May 13, 2013; Minneapolis, MN, USA; Chicago White Sox center fielder Alejandro De Aza (30) and shortstop Alexei Ramirez (10) miss a fly ball in the eighth inning against the Minnesota Twins at Target Field. The Twins won 10-3. Mandatory Credit: Jesse Johnson-USA TODAY Sports

White Sox miss flight to Minnesota, game forfeited


That headline would have been a happier result and probably would have reflected better on the state of the organization. It would at the very least be a new wrinkle in a season that seems to be content to pump out “murder of the day” scripts every night.

Instead the White Sox were annihilated 10-3 by the team closest to them in the AL Central standings on a stream of defensive miscues, while making the tomato can lefty they flipped to the Twins last season look like a major leaguer and letting one of the worst major league regulars in baseball go ballistic for good measure.

Sometime in the eighth inning, Hawk Harrelson let out a long snort, or blew a raspberry or just made the ultimate sonic representation of disgust, right into his microphone. It was appropriate, since it came right after Justin Morneau hit a bases clearing double, which had come right after garbage-time reliever Deunte Heath walked a run in, which came right after Heath slowplayed a sacrifice bunt into a hit, which came a little after a ball dropped right over the head of a panicked and mournful Alexei Ramirez and at the feet of loping Alejandro De Aza to lead off the inning.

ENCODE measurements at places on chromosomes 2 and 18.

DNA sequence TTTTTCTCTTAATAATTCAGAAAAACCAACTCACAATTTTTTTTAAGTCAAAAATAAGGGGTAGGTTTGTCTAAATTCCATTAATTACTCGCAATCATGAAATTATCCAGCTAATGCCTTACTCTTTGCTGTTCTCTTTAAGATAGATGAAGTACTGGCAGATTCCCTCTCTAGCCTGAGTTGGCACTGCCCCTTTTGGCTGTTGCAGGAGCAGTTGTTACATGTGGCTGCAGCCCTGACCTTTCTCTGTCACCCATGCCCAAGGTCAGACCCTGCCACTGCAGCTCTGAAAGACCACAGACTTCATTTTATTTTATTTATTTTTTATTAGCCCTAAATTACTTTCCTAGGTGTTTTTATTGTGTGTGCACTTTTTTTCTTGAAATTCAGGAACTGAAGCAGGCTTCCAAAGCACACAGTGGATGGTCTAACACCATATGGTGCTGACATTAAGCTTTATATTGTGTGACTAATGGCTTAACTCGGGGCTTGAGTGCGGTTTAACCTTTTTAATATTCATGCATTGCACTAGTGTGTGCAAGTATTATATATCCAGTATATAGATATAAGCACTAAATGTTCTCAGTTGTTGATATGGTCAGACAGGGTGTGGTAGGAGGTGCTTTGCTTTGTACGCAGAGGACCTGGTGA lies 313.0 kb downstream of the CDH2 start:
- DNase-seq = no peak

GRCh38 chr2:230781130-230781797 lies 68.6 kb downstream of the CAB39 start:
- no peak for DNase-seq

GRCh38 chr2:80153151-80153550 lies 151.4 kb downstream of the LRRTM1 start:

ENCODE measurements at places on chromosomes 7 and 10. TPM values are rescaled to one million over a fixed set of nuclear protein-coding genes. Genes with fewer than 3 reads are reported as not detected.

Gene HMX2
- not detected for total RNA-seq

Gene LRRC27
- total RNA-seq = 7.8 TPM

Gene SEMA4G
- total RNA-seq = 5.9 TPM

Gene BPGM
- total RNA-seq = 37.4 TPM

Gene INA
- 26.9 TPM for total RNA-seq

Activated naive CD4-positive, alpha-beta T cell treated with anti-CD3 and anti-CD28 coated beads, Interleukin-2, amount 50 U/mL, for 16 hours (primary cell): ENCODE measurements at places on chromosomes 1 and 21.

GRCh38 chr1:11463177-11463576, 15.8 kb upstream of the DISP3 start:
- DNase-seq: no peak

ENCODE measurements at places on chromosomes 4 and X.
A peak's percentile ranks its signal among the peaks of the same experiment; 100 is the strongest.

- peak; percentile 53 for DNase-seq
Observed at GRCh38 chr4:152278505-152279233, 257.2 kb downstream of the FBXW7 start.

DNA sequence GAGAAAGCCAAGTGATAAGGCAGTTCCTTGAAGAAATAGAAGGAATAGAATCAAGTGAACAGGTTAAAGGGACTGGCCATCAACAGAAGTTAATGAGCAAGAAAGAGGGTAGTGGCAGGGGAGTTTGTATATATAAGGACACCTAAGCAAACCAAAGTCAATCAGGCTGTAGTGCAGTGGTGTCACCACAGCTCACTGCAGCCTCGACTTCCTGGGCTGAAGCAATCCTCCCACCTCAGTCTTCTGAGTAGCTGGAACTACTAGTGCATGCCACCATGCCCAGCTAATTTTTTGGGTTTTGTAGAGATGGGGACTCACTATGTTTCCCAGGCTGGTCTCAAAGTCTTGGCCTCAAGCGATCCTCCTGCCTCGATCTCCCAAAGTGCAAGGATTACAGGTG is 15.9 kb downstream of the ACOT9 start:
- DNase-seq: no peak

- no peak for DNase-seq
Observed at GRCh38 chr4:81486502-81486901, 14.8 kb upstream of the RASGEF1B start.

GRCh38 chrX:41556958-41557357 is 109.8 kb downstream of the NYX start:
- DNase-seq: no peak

Before that, there was Aaron Hicks, owner of a .137/.239/.216 slash line coming in, homering twice off Hector Santiago and saving the hardest ball Adam Dunn has hit this month from leaving the yard. Aaron Hicks is better than Adam Dunn now. It used to be close.

But I wouldn’t want to focus any blame on Hector Santiago for more than a passing moment. The man was one out away from a quality start, after all, and taught the Minnesota people about the wonder of pitchers who get strikeouts. If nothing else, Santiago is a true starter now, since cleaning up the mess of  his bases loaded, nobody out-jam in the third inning was a job for a fireman. Surely there’s a roster spot available for Tom Gordon.

Instead, after inducing a harmless flyout not deep enough to score a run, a challenging potential double play ball was hit to the right man–Alexei Ramirez. Instead, he booted it and the inning exploded on the strength of a two-run Trevor Plouffe double.

10 runs is quite the collaboration of pitching and defense breakdowns, but it’s not like it was an impossible task. The White Sox were handed Pedro Hernandez as an opposing starter, who was one half of last year’s trade package for Francisco Liriano  that was lovingly described as “air.” Yet fresh off a demolition at the hands of Boston in his previous start and facing the decent cadre of lefty-mashers the Sox were able to cobble together, Hernandez weathered a rough first inning, delivered the Twins into the sixth with a three-run lead and didn’t allow Dayan Viciedo nor Casper Wells to safely reach base. 

Robin’s enthusiasm–or fierce irritation–is heartwarming for a fan base that feels wrong by this team’s incompetence, but it’s likely that his tolerance for this play hasn’t been the issue.

Team Record: 15-21

Box Score

 

 

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Tags: Alexei Ramirez Chicago White Sox Hector Santiago